This story is not a hypothetical - it actually happened. The family sued and was offered a ton of money (several million dollars) if they would settle quietly and not go to the press. It didn't take a second for them to turn it down. Because of this family's courage, this tractor company now touts itself as a leader in safety and you and your family don't have to worry about rolling over to your death while working your land. When it gets right down to it, lawsuits really do matter. In the end, they protect us all. It was a prime example of what Atticus Finch told us all in To Kill A Mockingbird:
Now, gentlemen, in this country our courts are the great levelers. In our courts, all men are created equal.Since according to Mitt Romney, corporations are people too, the courts allow real people to get on the same level as corporation people. Behind the courthouse doors, money and influence shouldn't matter - only the facts of the case should. But suppose the tractor case never made it to court? Suppose the judge in that case decided that a jury would never hear the evidence and decided to grant summary judgment to the defendants? Suppose the laws prevent your right to bring a certain kind of lawsuit? Suppose the law in the state said that injury damages must be capped at some arbitary figure that doesn't even begin to compensate for the amount of economic and noneconomic loss that was incurred? Things like this are happening every day, to people just like you and me. There is a bill that has passed the House of Representives called the Protecting Access to Healthcare Act (otherwise known as H.R. 5 or the Medical Malpractice Liability Bill). I went to Washington D.C. last March along with some other legal colleagues to lobby congressmen to defeat this bill. What this bill does (among other things) is cap non-economic damages to $250,000, overrides state laws which declare damages caps unconstitutional, and shields healthcare providers who have committed intentional harms. Why is this bad? Well consider the following:
1. Suppose you are severely injured by a product, pharmaceutical drug or medical device. You are unemployed, disabled, elderly, or not otherwise bringing in an income for whatever reason. The damages related to your economic losses would be zero - no lost past wages if you weren't earning them to begin with, or no lost future wages if you have no future earning income potential.
2. If you have no economic losses, that only leaves non-economic damages - pain and suffering, emotional distress, disfigurement, loss of enjoyment of life, etc. Some people don't like these kinds of damages because they can be hard to quantify, but ask yourself what the value is of losing a limb and never being able to pick up your child again, or never being able to make love to your spouse again, or living in pain so chronic even the best of pain medications don't begin to help? Under this bill, your non-economic damages would be capped at $250,000. So if you have no economic damages to help supplement what your medical costs are, this $250,000 will be eaten by those costs. What do you have left at the end of the day to pay for any extra care, medical equipment, rehabilitation, or whatever you may need? Potentially nothing...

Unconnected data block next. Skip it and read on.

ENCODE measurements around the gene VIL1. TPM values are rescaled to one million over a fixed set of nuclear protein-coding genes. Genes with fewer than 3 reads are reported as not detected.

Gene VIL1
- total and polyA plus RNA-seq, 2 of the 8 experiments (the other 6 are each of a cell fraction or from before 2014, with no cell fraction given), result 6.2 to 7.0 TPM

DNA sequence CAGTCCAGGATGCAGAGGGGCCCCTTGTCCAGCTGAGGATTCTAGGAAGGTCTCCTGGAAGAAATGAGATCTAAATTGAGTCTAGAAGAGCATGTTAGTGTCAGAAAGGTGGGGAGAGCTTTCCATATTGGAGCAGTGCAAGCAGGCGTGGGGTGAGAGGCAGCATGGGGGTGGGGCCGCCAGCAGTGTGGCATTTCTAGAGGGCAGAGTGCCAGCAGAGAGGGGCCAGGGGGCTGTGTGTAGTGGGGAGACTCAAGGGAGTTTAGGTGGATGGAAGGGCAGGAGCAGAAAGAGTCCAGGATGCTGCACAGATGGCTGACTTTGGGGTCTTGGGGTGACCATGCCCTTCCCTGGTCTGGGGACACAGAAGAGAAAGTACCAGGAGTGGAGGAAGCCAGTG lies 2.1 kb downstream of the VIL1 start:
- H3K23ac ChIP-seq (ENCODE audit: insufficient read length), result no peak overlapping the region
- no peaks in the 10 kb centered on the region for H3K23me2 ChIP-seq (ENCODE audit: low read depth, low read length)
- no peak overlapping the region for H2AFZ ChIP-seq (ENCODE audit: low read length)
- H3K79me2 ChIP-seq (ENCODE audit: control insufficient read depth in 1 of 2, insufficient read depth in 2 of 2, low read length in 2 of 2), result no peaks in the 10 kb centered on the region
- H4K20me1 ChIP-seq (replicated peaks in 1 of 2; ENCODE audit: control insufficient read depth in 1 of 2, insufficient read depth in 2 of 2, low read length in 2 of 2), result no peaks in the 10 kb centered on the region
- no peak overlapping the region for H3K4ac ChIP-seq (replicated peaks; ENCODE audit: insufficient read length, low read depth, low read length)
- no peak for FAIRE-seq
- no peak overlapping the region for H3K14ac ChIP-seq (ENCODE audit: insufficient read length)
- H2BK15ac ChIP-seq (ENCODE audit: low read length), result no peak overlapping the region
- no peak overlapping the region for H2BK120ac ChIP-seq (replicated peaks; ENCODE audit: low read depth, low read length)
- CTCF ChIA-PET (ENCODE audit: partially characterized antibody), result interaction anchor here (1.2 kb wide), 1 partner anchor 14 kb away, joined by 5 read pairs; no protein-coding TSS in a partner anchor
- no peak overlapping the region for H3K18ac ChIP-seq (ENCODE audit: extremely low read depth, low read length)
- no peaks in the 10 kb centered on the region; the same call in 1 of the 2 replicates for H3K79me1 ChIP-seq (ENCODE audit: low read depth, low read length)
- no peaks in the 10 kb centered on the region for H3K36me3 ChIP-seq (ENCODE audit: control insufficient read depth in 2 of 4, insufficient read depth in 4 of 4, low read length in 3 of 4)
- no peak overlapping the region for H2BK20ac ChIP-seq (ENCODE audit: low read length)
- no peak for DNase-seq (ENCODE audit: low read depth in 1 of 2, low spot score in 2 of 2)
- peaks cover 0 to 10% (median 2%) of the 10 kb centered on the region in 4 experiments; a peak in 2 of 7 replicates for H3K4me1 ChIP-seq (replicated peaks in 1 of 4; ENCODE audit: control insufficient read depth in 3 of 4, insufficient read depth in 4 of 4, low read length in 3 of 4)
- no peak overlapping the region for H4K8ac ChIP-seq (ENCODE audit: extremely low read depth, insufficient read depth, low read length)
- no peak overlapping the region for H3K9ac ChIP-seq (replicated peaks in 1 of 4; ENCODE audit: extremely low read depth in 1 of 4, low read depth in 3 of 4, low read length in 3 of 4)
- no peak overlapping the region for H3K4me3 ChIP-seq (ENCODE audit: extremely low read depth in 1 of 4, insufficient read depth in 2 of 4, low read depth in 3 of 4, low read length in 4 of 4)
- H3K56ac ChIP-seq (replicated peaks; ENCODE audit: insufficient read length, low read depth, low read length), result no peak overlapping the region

3. Federal caps on damages would trump state law on the matter. Many states have decided (and rightfully so) that placing caps on damages is unconstitutional. For all those state's rights lovers (a lot of whom are republican) this bill should be perceived as the ultimate in federal overreaching and another unnecessary expansion of government power.
4. Under the malpractice portion, it doesn't recognize malpractice for intentional torts. Remember hearing the stories about the doctors who have molested and/or raped female patients while under anesthesia? That's about as intentional as it gets, but may not be actionable as a civil claim. So you can send that pervert to jail, but you can't punish him civilly for what he has done.
The day I was in D.C. lobbying against this bill, the house was voting on it. It passed. And Paul Ryan, the GOP vice-presidential candidate, voted for it. This bill is wildly popular with the republicans in the house, and the only thing that is keeping it from becoming law is that it will never pass the democratically controlled senate. But if Romney somehow eeks out a win and if we lose our senate control???? I shudder to think...
I also shudder to think what a Romney win would do to our Supreme Court. We are only ONE conservative justice away from a conservative majority. ONLY ONE. The next president might get the opportunity in the next four years to add that one. We managed to get Citizens United and some other pretty funky decisions from the court as it stands now. If conservatives get that majority in the next 4 years, we need to be very very afraid.
In this election, there are so many important issues to think about. The issues that affect our daily lives will matter to us most in this election. Because guaranteed access to the court system for all affects my livelihood, this issue is a dinner table conversation for me. My ability to ensure that my clients get their day in court affects my ability to put food on my own table so I'm tuned into this more than most. And I would love it if somewhere between now and election day, someone would ask the candidates where they stand on preserving our right to a trial by jury, whether money injected into judicial campaigns infringes upon judges' ability to be impartial, and whether juries are still the great deciders of what constitutes a person's damages, not lawmakers. But something tells me that where Mitt Romney is concerned, I already know the answer.